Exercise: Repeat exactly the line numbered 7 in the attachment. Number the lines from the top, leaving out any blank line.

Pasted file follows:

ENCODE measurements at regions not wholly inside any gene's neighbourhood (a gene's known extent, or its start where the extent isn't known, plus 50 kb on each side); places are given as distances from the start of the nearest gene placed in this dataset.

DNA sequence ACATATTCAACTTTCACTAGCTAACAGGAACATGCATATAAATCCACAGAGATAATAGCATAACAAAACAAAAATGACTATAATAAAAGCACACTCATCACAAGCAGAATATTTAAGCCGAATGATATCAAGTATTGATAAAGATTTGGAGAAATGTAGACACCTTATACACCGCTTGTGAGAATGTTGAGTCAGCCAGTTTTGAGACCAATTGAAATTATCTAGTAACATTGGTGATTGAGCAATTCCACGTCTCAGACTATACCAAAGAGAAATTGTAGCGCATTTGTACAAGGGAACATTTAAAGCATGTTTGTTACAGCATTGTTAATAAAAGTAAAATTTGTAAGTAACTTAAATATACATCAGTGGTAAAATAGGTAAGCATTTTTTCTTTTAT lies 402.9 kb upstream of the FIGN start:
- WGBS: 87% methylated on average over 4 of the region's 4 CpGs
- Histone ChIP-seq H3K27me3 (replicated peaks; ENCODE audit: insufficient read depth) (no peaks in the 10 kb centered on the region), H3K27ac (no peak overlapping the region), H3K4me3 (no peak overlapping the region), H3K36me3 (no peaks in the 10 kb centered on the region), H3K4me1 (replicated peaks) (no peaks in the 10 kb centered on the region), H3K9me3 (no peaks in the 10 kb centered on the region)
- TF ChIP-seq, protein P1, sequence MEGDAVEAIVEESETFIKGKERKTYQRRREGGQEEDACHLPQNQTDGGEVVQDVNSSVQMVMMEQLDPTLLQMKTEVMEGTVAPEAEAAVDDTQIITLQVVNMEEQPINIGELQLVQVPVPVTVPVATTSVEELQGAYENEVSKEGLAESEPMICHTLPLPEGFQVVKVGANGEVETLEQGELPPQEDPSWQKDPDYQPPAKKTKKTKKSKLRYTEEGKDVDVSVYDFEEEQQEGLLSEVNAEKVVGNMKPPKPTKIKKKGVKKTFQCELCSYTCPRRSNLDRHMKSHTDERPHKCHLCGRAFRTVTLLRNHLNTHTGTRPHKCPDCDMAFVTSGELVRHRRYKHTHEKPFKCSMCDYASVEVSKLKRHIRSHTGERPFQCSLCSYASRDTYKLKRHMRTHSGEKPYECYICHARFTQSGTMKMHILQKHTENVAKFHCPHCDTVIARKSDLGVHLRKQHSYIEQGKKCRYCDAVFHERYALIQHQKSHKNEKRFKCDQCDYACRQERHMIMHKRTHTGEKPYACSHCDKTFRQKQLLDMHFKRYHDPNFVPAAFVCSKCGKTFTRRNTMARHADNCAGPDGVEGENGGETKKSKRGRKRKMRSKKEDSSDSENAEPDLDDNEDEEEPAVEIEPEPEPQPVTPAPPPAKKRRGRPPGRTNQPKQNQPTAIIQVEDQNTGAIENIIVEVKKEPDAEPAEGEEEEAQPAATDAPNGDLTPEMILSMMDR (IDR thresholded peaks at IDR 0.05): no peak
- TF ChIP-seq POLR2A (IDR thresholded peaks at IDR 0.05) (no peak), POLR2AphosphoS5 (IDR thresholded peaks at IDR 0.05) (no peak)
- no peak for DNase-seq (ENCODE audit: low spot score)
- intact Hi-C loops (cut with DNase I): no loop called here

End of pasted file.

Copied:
- no peak for DNase-seq (ENCODE audit: low spot score)